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Inspired Cooking at the Farmers Market

Chef Sharon Ako at the Weiss Farmers MarketChef Sharon Ako arrived at the Uptown Farmers Market early Thursday morning ready to shop. She perused the fresh fruits and vegetables available—lots of leafy greens, radishes, cherries, blueberries and raspberries—and stopped to chat with the seller from Stamper’s Cheese, who had a variety of goat and aged cheddar cheeses. She also picked up a few free-range eggs from the meat seller at Fresh Food Stuffs.

But Ako was there to do more than shop. She was hosting a cooking demonstration, making breakfast from foods available at the market. She had decided to make crepes.

“Crepes are like thin pancakes,” she explained to the group of campers from the South-East Asia Center. “They’re thin because there is less egg in the batter. When you add things to the batter, it changes the consistency.”

Crepes at the Farmers MarketAko made a variety of crepes both sweet and savory. Filling spinach crepes with goat cheese and zucchini, she rolled the crepe like a sushi roll and then cut it into sample pieces. She also made chocolate crepes, cut into triangles and topped with whipped crème and fresh berries.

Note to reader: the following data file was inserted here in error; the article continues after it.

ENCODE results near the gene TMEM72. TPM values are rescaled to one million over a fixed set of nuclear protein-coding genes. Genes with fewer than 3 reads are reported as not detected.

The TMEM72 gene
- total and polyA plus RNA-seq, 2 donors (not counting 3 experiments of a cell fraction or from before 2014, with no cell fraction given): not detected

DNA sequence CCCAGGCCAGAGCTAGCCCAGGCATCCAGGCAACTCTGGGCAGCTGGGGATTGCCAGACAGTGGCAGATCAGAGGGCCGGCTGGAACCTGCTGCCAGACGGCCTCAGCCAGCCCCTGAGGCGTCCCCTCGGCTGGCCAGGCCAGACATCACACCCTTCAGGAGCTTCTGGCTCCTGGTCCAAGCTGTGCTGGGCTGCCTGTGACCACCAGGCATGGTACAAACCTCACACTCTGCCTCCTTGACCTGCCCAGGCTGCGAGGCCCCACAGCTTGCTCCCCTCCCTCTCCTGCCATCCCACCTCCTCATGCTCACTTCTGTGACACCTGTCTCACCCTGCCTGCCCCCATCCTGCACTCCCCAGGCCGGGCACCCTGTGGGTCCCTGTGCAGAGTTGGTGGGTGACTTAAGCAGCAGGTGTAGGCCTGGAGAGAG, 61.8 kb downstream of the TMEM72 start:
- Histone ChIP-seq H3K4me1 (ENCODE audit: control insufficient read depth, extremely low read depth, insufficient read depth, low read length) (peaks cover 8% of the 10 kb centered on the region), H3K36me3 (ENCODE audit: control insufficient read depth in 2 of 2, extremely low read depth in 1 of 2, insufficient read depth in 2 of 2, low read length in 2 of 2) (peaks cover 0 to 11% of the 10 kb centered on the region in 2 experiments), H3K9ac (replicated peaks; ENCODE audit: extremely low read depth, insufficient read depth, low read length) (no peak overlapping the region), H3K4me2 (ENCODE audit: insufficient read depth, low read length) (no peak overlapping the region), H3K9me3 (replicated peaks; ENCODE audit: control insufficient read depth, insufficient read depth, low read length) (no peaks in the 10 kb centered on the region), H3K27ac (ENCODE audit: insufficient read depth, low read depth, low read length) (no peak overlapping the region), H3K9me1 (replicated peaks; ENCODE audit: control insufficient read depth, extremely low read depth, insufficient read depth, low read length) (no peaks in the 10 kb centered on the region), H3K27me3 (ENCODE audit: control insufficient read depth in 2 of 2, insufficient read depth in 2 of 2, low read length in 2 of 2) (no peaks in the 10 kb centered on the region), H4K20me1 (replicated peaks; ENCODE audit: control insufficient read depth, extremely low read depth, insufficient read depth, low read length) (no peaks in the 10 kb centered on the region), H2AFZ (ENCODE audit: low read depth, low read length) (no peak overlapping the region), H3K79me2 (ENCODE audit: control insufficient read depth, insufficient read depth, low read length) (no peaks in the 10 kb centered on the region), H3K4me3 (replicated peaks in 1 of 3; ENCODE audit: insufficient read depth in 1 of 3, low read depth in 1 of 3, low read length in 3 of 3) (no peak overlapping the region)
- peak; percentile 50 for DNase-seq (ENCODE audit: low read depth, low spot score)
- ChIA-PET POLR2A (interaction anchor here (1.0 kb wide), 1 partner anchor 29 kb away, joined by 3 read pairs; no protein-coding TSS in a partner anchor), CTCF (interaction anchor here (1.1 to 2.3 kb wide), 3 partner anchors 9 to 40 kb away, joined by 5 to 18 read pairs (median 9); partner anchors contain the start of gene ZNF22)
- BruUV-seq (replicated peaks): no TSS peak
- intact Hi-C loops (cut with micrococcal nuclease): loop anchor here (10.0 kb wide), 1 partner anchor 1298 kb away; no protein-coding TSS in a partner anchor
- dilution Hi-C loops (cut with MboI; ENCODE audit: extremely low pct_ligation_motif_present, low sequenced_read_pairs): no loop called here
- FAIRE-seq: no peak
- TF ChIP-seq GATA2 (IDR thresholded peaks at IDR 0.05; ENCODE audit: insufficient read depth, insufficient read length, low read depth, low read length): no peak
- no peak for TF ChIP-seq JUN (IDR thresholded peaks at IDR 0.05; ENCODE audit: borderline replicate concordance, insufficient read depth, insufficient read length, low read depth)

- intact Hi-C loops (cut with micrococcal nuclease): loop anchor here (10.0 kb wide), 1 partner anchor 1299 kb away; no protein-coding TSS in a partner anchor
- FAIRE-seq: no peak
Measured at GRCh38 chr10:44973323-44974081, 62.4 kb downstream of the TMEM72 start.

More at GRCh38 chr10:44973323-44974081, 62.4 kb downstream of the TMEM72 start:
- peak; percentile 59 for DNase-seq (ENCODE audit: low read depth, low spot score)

The 15 campers sat at the edges of their seats under the white tent, leaning in to get a better look at the batter Ako mixed in her bowl.

“Who likes spinach?” she asked the children.

“Me!” most of them hollered in unison, raising their hands.

Kids lining up for more at the Farmers MarketAko is accustomed to such enthusiasm. Head chef instructor at Inspiration Corporation, 4554 N. Broadway St., she teaches people in need how to cook, giving them a new chance at employment and life. She trained at the Cooking and Hospitality Institute of Chicago and has been a chef for the past 11 years. Ako also holds a degree in psychology.

“So put those two together and you end up at Inspiration Corporation,” she says.

The campers traced Ako’s movements closely. They had come to the market to learn about healthy eating and purchase produce from the local farmers. Their eyes followed Ako as she poured the batter into the pans, slipped each crepe out and then distributed them for tasting.

The general consensus? Yum!

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